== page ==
Occasionally, victims of identity theft are wrongfully accused of crimes committed by the imposter or held liable for a civil judgment (for example, a subject steals your identity, secures a car loan, and defaults on the payments). If this happens, contact the court where the civil judgment was entered and report that you are the victim of identity theft. If you become a suspect in a criminal investigation, quickly provide proof to the prosecutor or investigating agency.
Your credit rating should not be permanently affected, and no legal action should be taken against you. If any merchant, financial institution, or collection agency suggest otherwise, simply restate your willingness to cooperate. Do not allow yourself to be coerced into paying any fraudulent bills.
Business Claim Protection
If you have a business the following steps can be taken to protect your business and customers from the fraudulent crimes.
Protect the Confidentiality of Your Customer
The most important asset to any business is your customers or clientele. Whether you are in the business of selling products or services, most businesses have a database or listing which contains personal information of their customers. This information must be treated as confidential.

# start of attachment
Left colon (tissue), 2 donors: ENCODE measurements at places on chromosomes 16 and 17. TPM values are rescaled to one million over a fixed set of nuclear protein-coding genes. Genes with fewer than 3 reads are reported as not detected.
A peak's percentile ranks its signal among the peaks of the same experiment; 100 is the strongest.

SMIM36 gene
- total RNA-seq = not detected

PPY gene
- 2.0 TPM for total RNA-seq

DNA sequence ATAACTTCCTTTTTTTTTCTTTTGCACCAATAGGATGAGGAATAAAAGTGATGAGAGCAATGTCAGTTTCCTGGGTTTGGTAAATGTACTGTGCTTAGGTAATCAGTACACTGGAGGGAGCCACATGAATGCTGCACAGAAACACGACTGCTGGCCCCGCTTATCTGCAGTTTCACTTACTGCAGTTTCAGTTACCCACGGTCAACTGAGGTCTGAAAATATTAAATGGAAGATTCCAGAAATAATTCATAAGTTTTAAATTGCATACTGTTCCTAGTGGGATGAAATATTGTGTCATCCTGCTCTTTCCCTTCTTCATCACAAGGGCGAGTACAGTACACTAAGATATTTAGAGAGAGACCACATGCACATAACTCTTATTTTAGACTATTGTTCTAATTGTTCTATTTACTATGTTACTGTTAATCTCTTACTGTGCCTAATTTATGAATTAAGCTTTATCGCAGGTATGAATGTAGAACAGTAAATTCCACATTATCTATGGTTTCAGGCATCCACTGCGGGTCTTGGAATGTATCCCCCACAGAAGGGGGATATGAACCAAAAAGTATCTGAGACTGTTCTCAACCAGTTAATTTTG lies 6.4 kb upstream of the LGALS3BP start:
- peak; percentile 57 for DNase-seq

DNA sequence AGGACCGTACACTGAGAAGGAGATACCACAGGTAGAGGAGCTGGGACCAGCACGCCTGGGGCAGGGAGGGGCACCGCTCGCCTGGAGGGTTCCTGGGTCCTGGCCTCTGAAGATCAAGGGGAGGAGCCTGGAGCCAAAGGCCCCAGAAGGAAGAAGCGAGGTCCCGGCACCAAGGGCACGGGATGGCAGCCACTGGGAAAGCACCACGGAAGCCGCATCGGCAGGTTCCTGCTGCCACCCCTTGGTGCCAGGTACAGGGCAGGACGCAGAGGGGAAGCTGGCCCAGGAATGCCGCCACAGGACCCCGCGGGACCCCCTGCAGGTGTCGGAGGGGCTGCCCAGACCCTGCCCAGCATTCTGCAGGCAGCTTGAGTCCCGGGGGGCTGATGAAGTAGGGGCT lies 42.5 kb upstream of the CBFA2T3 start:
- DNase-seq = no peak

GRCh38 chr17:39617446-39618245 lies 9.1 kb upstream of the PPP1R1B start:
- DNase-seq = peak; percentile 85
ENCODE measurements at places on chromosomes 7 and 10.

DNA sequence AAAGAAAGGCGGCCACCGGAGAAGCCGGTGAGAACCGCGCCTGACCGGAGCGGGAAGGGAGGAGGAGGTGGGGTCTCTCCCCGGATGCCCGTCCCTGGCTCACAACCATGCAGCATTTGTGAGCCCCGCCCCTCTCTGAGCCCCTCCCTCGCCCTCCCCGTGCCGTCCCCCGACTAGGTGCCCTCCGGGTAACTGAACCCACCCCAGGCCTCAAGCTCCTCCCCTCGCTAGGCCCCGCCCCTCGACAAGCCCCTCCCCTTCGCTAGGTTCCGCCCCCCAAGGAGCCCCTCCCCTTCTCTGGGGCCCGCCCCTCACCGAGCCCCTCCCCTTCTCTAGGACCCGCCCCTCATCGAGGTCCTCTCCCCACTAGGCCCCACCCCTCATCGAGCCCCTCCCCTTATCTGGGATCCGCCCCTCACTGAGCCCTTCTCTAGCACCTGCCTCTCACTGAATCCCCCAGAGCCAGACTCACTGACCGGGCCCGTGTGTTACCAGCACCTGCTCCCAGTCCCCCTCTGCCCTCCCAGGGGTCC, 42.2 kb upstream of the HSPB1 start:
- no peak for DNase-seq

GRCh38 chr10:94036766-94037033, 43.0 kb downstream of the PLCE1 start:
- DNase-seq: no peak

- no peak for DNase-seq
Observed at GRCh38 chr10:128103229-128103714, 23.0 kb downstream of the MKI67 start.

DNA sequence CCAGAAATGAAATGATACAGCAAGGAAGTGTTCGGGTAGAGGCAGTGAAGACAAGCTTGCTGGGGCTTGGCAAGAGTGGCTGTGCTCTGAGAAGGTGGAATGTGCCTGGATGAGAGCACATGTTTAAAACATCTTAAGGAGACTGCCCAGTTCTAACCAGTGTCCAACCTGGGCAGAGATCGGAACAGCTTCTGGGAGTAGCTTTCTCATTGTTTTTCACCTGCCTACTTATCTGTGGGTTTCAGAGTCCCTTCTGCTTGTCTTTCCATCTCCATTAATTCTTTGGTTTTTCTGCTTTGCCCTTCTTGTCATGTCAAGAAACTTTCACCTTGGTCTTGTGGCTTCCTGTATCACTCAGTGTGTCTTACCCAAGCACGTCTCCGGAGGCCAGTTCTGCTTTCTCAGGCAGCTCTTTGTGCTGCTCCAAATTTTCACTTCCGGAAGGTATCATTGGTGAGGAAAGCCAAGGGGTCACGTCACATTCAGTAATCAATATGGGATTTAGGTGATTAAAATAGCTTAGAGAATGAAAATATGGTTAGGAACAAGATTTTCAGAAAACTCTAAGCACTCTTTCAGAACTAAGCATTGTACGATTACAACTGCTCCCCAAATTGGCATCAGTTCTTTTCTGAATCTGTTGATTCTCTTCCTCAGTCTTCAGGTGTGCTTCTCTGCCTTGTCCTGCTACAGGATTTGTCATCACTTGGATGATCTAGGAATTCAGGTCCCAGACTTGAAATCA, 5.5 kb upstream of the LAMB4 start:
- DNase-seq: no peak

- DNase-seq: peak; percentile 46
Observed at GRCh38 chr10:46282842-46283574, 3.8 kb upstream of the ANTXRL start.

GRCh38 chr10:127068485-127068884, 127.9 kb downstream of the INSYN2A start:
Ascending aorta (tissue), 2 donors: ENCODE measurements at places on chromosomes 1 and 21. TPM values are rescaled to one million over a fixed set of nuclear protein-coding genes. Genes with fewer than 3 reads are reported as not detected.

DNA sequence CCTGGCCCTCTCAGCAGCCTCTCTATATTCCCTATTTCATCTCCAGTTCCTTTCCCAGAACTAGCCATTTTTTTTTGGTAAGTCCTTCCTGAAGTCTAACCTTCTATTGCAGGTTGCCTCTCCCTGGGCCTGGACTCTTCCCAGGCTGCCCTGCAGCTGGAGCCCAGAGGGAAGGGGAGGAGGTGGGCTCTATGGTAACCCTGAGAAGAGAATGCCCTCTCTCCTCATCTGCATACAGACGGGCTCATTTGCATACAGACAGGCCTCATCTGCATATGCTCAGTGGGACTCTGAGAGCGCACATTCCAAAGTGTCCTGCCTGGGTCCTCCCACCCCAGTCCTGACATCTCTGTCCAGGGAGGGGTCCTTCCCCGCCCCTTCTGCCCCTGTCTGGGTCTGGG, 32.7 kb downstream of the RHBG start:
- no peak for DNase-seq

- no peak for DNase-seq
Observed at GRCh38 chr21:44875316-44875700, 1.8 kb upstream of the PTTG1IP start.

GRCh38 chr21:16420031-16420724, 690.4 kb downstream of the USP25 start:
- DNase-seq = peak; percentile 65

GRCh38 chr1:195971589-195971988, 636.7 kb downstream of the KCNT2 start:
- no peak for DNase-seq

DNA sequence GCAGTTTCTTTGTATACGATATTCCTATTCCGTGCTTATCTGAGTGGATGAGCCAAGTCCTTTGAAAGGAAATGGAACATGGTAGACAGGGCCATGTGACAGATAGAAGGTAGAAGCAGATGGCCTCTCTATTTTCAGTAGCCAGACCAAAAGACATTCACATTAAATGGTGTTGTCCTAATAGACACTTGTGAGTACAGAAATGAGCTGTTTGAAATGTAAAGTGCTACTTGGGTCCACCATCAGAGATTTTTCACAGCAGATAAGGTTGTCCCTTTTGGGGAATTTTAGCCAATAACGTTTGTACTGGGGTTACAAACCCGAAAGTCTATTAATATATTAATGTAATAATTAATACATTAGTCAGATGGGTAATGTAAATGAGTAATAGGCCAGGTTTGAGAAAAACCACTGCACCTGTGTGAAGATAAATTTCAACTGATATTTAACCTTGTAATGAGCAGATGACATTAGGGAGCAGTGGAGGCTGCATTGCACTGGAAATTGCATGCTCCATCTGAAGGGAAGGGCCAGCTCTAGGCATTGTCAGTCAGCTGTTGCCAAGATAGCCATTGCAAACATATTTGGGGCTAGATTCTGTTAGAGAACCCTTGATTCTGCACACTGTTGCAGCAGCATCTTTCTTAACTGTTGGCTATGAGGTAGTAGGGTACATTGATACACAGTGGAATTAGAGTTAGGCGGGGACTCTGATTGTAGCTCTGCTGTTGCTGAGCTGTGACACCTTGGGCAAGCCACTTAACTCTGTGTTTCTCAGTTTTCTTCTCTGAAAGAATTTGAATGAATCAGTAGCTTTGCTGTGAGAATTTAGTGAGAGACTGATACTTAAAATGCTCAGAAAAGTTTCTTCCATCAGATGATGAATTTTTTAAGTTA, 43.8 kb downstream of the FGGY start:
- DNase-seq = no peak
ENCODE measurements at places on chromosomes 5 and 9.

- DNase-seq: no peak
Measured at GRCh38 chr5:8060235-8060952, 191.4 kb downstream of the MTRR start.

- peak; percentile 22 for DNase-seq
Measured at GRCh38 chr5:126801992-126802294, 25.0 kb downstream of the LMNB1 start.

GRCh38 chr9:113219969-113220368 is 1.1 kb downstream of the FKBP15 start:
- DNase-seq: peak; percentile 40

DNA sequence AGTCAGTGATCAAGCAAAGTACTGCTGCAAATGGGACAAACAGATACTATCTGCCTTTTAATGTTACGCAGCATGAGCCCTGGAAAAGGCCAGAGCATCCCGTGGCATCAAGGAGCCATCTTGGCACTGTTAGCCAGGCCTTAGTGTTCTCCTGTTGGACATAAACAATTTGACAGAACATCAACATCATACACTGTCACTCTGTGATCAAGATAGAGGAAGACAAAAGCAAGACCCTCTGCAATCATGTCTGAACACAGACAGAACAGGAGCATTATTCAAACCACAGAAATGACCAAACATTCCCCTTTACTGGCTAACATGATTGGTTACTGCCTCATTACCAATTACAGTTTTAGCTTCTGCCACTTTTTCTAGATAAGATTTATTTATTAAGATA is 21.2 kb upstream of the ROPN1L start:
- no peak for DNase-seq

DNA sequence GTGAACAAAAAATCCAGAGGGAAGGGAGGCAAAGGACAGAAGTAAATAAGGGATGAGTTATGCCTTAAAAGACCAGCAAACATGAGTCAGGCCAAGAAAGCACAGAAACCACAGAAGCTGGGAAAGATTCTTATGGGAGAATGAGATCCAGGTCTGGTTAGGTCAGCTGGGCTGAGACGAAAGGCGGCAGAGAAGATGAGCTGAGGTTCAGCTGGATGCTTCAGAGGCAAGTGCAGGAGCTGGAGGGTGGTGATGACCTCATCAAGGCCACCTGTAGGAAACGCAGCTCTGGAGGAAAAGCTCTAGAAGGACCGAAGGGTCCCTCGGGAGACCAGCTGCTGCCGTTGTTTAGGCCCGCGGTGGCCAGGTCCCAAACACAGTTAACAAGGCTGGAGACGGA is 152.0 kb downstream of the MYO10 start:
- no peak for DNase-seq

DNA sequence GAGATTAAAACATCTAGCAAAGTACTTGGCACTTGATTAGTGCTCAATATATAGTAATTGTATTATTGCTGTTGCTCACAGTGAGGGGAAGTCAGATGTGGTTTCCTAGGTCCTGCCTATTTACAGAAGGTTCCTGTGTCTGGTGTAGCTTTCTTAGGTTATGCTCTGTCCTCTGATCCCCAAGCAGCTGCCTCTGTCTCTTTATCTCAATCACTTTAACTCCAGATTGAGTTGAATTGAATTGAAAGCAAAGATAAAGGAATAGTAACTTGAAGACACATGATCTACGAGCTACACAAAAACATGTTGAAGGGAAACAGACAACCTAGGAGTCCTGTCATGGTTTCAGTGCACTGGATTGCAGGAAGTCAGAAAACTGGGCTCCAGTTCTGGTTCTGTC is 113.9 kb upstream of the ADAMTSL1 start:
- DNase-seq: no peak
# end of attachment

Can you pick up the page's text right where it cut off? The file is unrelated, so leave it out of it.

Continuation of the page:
There are several ways confidential information about your customers can be compromised. One of the most common mistakes that can readily expose a business to liability, is poor security of the data entry system. Even though data entry may seem to be a menial task that is best reserved for someone other than a salaried employee, the entry of customer or clientele information is the bread and butter of an identity thief.
Ensure Thorough Background Checks of Employees
It is common for data entry positions to be filled using temporary service employees. While these services do have some form of background screening prior to releasing their personnel for temporary positions, it would be prudent for your business to perform additional security screenings. Remember, if the identity theft is traced back to information obtained from an employee of your company, you may be liable for a claim or subject to civil action.
Ensure Proper Disposal of Customer Information
Another way your business can allow customer or clientele information to become compromised, is through the improper disposal or purging of these files. When updating customer lists, do not simply throw out the previous list. Take precautions in the disposal of these items. Utilization of a paper shredder is the preferred method of destroying confidential business records.
It does not take much to protect the information of your customers, but every step taken to protect your customer will also decrease your liability in identity theft situations.